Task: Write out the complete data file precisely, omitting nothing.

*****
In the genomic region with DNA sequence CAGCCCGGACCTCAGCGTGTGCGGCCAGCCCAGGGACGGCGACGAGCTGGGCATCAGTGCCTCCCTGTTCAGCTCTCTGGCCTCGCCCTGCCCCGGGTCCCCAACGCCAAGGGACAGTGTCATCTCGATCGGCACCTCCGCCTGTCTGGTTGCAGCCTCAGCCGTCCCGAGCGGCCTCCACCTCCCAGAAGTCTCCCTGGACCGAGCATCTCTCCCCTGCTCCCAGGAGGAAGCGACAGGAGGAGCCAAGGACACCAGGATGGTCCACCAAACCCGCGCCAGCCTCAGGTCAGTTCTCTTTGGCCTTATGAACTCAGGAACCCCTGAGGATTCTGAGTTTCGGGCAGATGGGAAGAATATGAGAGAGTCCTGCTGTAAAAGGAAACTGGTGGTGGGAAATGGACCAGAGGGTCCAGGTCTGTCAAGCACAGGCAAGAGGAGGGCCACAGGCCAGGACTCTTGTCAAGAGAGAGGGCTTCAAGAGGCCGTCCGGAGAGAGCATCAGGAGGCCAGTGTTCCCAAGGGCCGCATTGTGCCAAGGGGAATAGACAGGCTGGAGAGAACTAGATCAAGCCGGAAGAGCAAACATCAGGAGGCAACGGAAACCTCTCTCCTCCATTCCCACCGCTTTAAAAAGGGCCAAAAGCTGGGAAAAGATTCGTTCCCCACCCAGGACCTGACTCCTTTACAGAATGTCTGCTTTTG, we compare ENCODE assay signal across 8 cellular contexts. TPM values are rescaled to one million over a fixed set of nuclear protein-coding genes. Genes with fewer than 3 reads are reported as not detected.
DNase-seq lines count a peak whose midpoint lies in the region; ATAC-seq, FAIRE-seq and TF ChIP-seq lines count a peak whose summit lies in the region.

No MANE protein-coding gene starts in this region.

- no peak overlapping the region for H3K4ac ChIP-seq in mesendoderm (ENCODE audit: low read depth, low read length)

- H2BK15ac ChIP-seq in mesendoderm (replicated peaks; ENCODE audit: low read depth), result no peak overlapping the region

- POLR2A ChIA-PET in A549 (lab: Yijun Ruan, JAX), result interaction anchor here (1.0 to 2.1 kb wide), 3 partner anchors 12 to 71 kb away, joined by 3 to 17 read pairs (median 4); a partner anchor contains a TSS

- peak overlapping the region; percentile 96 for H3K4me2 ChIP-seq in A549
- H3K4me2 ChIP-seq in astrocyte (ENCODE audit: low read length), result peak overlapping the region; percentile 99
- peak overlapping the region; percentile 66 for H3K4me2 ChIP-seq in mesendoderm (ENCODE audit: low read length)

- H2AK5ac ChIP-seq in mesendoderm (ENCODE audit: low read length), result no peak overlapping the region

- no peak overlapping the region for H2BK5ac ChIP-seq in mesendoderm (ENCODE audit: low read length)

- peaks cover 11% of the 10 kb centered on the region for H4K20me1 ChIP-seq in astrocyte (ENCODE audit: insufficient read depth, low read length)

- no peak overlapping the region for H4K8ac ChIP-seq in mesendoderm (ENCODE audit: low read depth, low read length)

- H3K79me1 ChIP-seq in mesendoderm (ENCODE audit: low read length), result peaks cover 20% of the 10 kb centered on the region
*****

In the genomic region with DNA sequence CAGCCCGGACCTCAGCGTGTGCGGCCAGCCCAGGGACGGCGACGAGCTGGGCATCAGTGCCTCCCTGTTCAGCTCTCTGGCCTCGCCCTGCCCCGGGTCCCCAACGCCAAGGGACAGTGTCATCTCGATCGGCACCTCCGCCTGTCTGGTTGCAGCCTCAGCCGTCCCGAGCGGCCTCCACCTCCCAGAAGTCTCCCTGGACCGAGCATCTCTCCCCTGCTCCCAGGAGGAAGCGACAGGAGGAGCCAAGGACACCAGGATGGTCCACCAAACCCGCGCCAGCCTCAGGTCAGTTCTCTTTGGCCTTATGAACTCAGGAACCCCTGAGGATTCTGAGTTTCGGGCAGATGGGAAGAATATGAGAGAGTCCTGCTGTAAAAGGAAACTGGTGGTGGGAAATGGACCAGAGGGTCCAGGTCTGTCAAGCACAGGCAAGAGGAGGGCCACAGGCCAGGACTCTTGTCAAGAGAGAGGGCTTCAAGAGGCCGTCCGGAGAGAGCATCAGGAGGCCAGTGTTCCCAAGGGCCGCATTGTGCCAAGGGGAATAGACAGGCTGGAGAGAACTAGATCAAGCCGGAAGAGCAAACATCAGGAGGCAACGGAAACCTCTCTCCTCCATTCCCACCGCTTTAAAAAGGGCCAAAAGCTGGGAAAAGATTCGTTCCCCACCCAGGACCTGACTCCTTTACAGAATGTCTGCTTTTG, we compare ENCODE assay signal across 8 cellular contexts. TPM values are rescaled to one million over a fixed set of nuclear protein-coding genes. Genes with fewer than 3 reads are reported as not detected.
DNase-seq lines count a peak whose midpoint lies in the region; ATAC-seq, FAIRE-seq and TF ChIP-seq lines count a peak whose summit lies in the region.

No MANE protein-coding gene starts in this region.

- no peak overlapping the region for H3K4ac ChIP-seq in mesendoderm (ENCODE audit: low read depth, low read length)

- H2BK15ac ChIP-seq in mesendoderm (replicated peaks; ENCODE audit: low read depth), result no peak overlapping the region

- POLR2A ChIA-PET in A549 (lab: Yijun Ruan, JAX), result interaction anchor here (1.0 to 2.1 kb wide), 3 partner anchors 12 to 71 kb away, joined by 3 to 17 read pairs (median 4); a partner anchor contains a TSS

- peak overlapping the region; percentile 96 for H3K4me2 ChIP-seq in A549
- H3K4me2 ChIP-seq in astrocyte (ENCODE audit: low read length), result peak overlapping the region; percentile 99
- peak overlapping the region; percentile 66 for H3K4me2 ChIP-seq in mesendoderm (ENCODE audit: low read length)

- H2AK5ac ChIP-seq in mesendoderm (ENCODE audit: low read length), result no peak overlapping the region

- no peak overlapping the region for H2BK5ac ChIP-seq in mesendoderm (ENCODE audit: low read length)

- peaks cover 11% of the 10 kb centered on the region for H4K20me1 ChIP-seq in astrocyte (ENCODE audit: insufficient read depth, low read length)

- no peak overlapping the region for H4K8ac ChIP-seq in mesendoderm (ENCODE audit: low read depth, low read length)

- H3K79me1 ChIP-seq in mesendoderm (ENCODE audit: low read length), result peaks cover 20% of the 10 kb centered on the region